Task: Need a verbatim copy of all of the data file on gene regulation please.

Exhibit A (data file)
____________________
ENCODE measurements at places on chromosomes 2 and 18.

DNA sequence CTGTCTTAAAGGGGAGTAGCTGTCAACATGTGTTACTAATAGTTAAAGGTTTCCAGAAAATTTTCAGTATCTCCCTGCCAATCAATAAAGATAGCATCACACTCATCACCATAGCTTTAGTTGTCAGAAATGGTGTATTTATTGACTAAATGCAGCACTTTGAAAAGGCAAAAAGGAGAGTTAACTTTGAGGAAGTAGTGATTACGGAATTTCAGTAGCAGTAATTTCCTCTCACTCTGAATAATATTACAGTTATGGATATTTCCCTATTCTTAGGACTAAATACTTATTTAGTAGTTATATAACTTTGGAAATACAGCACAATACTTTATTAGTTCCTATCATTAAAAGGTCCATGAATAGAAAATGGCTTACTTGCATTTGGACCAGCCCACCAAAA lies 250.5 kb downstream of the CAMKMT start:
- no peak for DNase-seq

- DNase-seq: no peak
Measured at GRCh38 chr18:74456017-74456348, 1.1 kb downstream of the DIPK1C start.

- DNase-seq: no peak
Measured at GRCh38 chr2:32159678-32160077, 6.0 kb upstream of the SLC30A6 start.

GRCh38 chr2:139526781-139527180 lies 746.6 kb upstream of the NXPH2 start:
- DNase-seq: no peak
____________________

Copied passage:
ENCODE measurements at places on chromosomes 2 and 18.

DNA sequence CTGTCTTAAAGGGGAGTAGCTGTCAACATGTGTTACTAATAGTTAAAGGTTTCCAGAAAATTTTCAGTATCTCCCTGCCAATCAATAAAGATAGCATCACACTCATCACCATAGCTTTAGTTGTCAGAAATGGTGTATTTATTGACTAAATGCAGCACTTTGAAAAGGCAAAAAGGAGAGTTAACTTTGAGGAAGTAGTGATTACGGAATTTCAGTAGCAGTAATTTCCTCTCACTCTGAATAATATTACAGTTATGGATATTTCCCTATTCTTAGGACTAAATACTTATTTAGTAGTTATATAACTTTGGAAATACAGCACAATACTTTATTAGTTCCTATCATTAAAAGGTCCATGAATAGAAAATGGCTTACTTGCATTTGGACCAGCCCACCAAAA lies 250.5 kb downstream of the CAMKMT start:
- no peak for DNase-seq

- DNase-seq: no peak
Measured at GRCh38 chr18:74456017-74456348, 1.1 kb downstream of the DIPK1C start.

- DNase-seq: no peak
Measured at GRCh38 chr2:32159678-32160077, 6.0 kb upstream of the SLC30A6 start.

GRCh38 chr2:139526781-139527180 lies 746.6 kb upstream of the NXPH2 start:
- DNase-seq: no peak